The world’s largest pork producer told a judge in Missouri on Thursday that it was working as quickly as it can to comply with federal guidelines that seek to slow the spread of the coronavirus but that it needs some flexibility in an industry where people typically work side by side.
The comments from a lawyer for Smithfield Foods came as a judge weighed whether to issue a mandatory injunction requiring a rural Missouri meat plant to abide by federal guidelines. The lawsuit, filed by a worker identified only as Jane Doe, accuses the Virginia-based company of not doing enough to protect workers.
The worker’s attorney, David Muraskin, told the judge that the pork processing plant in Milan, Missouri, is not requiring workers to stand 6 feet (1.83 meters) apart, is using “small, flimsy” plexiglass to separate workers in break rooms, and is not performing adequate testing for the coronavirus that causes COVID-19.
The hearing came as the state health department revealed that 92 asymptomatic workers at another pork plant had tested positive for the virus. The health department this week tested more than 2,200 workers at Triumph Foods in St. Joseph, where 34 employees with symptoms had previously tested positive. The agency so far has results for 707 workers, with results for 1,500 others still pending. The plant remains open.
“Having this important information will now allow those individuals, who have not been showing symptoms, to self-isolate,” the company said in a statement. “This is good for our workforce, their families and our community.”
Also Thursday, Tyson Foods announced that it was closing a massive beef processing plant in Nebraska from Friday to Monday for deep cleaning after hundreds of people in surrounding communities tested positive for the virus.
President Donald Trump issued an executive order this week requiring meatpacking plants to stay open amid the coronavirus crisis after more than 20 plants suspended operations under pressure from local authorities and their own workers. The order was widely seen as giving processors protection from liability for workers who become sick on the job, and it came soon after the Missouri lawsuit against Smithfield Foods.
U.S. District Judge Greg Kays offered no timetable Thursday on when he would issue a ruling in the Missouri case. Kays earlier issued a preliminary order telling Smithfield to follow guidance from the Occupational Safety and Health Administration and the U.S. Centers for Disease Control and Prevention.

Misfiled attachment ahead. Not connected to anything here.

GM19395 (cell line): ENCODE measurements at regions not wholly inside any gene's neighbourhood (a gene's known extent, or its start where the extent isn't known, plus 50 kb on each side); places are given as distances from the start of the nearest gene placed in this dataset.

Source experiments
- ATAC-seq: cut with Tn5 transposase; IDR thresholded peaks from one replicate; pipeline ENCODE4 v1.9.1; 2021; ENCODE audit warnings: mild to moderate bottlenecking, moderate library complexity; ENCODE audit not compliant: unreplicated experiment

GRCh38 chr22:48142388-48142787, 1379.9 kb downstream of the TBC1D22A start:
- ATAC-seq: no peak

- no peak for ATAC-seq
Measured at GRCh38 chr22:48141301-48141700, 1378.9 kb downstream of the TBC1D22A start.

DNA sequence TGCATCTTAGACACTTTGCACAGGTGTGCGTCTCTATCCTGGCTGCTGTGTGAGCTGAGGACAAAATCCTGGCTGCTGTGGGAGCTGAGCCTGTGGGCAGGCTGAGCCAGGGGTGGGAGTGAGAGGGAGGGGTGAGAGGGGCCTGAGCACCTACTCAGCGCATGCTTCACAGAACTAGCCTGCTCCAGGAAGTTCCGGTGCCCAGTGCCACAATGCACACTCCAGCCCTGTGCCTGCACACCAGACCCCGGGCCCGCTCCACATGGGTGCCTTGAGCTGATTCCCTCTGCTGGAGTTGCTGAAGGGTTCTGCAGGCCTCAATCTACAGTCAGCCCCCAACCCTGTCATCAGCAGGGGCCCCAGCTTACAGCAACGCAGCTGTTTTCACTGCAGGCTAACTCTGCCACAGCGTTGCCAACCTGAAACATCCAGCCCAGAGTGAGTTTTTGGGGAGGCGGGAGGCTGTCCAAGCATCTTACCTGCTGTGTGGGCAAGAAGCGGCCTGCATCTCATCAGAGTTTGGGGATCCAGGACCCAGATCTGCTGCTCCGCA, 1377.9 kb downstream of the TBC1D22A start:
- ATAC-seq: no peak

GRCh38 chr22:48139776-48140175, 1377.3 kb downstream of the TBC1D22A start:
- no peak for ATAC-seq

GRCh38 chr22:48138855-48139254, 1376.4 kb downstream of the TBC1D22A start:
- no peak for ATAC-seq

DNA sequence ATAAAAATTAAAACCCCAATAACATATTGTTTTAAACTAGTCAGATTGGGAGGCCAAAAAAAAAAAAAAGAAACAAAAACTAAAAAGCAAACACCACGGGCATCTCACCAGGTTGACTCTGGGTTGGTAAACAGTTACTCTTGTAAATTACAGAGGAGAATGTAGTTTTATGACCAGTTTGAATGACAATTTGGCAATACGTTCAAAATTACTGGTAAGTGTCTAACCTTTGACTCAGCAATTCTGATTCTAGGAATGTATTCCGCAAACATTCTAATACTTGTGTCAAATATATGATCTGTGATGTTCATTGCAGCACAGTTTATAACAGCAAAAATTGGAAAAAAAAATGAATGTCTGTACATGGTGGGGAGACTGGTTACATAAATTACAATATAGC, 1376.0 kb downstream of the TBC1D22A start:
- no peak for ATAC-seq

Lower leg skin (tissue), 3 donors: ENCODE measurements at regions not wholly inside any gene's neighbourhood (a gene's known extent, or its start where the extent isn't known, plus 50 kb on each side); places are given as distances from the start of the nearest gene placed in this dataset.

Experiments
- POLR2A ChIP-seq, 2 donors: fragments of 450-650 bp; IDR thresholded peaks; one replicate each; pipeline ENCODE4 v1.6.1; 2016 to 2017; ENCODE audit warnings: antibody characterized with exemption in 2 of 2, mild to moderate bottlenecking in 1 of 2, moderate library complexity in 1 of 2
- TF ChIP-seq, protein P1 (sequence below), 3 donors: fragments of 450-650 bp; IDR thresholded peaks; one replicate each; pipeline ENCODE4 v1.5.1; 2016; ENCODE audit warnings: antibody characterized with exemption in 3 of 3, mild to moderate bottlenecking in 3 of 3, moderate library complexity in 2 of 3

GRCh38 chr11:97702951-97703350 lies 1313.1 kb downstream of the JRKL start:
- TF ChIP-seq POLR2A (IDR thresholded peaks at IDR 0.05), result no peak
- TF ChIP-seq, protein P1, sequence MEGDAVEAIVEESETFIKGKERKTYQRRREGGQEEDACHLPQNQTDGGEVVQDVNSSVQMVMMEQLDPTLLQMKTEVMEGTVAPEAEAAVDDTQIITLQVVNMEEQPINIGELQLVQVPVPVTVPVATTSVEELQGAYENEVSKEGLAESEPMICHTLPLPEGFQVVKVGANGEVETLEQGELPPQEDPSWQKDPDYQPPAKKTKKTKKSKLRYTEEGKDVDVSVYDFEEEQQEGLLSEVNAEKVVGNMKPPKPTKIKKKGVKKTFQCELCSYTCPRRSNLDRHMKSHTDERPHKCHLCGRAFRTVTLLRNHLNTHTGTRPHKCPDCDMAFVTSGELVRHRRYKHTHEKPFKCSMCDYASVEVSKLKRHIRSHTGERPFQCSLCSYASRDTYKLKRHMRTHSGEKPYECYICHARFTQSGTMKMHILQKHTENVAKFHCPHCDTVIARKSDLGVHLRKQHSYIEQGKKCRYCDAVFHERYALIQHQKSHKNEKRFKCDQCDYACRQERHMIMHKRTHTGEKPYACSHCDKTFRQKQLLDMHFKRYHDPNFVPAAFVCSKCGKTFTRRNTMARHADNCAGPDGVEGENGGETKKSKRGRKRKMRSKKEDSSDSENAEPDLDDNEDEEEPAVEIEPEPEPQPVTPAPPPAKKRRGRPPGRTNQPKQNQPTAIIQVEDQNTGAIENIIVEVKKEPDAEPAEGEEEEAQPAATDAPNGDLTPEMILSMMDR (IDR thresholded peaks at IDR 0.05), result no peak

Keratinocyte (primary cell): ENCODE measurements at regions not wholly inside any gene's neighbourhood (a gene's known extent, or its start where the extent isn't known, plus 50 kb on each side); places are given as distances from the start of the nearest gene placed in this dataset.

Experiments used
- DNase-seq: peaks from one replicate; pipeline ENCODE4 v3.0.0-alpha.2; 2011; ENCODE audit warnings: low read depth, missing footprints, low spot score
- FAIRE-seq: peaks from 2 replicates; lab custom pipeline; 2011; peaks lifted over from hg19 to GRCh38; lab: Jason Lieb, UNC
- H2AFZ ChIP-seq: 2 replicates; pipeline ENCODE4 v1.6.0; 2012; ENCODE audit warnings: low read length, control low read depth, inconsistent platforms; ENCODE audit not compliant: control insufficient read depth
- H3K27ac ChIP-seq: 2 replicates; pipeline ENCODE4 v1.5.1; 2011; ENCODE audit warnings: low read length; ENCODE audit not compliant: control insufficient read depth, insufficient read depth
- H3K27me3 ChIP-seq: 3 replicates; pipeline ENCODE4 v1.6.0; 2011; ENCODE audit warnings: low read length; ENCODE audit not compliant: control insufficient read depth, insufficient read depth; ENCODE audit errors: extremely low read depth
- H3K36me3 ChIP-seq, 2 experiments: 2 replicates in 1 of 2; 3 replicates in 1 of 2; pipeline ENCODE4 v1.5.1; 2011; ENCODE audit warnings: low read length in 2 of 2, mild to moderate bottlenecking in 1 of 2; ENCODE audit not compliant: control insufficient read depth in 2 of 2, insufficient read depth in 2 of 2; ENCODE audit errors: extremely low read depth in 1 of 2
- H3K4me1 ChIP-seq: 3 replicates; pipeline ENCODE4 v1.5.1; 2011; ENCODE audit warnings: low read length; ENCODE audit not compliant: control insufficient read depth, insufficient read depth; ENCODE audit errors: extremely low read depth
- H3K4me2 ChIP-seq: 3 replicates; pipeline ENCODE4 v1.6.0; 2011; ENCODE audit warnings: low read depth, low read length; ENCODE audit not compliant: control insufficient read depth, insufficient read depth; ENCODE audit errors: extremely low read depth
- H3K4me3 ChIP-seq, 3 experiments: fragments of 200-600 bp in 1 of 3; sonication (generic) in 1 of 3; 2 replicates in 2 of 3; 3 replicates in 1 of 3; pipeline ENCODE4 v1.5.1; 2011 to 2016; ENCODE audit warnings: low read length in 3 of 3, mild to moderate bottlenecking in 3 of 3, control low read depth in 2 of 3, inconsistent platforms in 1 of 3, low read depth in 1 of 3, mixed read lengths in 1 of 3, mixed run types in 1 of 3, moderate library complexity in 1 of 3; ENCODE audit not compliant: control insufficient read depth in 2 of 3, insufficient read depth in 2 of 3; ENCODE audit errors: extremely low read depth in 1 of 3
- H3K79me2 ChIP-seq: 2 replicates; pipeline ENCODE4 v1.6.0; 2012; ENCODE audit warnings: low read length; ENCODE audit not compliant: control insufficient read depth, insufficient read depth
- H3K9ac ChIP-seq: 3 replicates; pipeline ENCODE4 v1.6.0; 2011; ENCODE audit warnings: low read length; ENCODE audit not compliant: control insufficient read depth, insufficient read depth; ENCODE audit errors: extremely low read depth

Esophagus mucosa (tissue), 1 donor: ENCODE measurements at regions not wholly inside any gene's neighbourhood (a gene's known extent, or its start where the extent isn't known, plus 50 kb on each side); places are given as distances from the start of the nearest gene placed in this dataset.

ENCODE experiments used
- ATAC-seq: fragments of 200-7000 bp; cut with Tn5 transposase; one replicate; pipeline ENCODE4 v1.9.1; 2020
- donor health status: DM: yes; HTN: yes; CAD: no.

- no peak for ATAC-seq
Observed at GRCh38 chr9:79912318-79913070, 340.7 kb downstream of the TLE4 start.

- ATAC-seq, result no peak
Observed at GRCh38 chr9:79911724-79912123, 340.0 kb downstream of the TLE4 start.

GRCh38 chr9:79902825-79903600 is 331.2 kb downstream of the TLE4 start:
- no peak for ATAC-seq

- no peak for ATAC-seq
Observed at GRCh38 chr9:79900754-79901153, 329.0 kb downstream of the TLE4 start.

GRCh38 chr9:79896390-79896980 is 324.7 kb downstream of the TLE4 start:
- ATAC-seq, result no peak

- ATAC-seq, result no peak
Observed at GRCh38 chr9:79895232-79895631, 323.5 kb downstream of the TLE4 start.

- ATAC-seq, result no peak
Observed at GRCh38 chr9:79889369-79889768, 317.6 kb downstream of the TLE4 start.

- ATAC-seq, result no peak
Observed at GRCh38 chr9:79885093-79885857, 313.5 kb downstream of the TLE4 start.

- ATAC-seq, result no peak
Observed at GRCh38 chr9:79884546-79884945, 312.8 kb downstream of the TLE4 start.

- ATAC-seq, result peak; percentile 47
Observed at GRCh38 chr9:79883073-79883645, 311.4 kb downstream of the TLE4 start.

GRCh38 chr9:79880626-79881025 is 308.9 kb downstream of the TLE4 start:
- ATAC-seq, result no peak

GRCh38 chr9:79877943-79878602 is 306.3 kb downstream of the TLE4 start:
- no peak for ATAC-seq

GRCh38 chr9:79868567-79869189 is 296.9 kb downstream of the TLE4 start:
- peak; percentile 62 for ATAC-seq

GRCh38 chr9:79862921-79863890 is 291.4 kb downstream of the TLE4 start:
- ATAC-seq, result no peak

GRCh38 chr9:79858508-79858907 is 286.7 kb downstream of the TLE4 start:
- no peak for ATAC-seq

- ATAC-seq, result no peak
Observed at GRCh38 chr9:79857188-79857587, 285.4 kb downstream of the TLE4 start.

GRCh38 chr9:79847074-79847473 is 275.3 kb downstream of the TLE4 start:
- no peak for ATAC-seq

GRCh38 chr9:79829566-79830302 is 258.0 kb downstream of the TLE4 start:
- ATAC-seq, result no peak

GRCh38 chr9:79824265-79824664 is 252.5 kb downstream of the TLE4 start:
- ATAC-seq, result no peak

Milan is in a remote area of northern Missouri. While hundreds of meat plant workers across the country have tested positive for the coronavirus, Sullivan County, where Milan is located, has no confirmed cases, according to the state health department. But Muraskin said the “risk of harm” merits the injunction.
During the court hearing, Muraskin also cited concerns that Smithfield is paying sick leave only to workers who have tested positive for the virus and are quarantined, while CDC guidance calls for workers with symptoms to stay home.
“They believe they can pick and choose which CDC guidelines to follow,” Muraskin said.
Smithfield attorney Alexandra Cunningham told the judge that the company is doing everything it can to protect workers, consistent with OSHA and CDC guidelines. But she said addressing issues like social distancing “requires a level of judgment” that has some flexibility.
“We are doing what we can as fast as we can,” Cunningham said.
Tyson Foods’ decision to suspend operations at its Dakota City, Nebraska, beef plant followed a surge of coronavirus cases in the area, including in nearby Sioux City, Iowa. Tyson previously disclosed that some of the plant’s 4,300 workers had tested positive for the virus, but it has not said how many. The Arkansas-based company said it was screening Dakota City employees for the virus this week with the help of the Nebraska National Guard.
In Kansas, four counties with packing plants — Seward, Ford, Finney and Lyon — are in the top five of the state’s 105 counties in terms of number of confirmed coronavirus cases per capita. But U.S. Rep. Roger Marshall said that after a recent visit to some plants, he believes they are safe. He said he found that workers had adequate protective equipment, were using it properly and were keeping their distance from each other.